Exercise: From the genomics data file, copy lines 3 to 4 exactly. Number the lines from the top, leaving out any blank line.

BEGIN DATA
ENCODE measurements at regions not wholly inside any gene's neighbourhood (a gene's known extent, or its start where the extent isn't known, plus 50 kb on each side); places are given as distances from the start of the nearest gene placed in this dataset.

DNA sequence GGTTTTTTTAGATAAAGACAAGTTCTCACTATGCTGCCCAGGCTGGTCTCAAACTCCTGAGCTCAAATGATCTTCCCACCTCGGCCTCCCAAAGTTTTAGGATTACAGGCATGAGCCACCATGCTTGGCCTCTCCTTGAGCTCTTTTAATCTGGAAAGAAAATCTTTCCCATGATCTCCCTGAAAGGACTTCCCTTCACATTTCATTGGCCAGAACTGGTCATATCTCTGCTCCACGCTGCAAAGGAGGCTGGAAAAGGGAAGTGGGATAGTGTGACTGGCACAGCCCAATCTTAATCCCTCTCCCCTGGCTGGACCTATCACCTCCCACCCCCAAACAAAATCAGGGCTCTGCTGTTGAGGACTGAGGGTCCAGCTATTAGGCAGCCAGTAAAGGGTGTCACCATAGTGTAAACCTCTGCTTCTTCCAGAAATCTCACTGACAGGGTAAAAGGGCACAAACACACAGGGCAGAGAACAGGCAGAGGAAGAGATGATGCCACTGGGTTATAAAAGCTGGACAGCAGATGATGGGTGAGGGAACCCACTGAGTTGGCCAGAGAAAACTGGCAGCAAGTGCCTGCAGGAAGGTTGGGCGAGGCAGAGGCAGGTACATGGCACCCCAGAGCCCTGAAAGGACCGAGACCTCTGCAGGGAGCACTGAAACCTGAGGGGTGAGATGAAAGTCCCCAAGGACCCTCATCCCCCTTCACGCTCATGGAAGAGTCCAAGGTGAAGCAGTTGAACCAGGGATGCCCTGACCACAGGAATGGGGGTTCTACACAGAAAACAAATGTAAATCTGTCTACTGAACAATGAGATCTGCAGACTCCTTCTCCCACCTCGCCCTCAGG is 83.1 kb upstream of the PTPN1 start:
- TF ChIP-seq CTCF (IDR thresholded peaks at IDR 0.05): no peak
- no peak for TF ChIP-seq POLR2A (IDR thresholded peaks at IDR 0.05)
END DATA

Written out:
- TF ChIP-seq CTCF (IDR thresholded peaks at IDR 0.05): no peak
- no peak for TF ChIP-seq POLR2A (IDR thresholded peaks at IDR 0.05)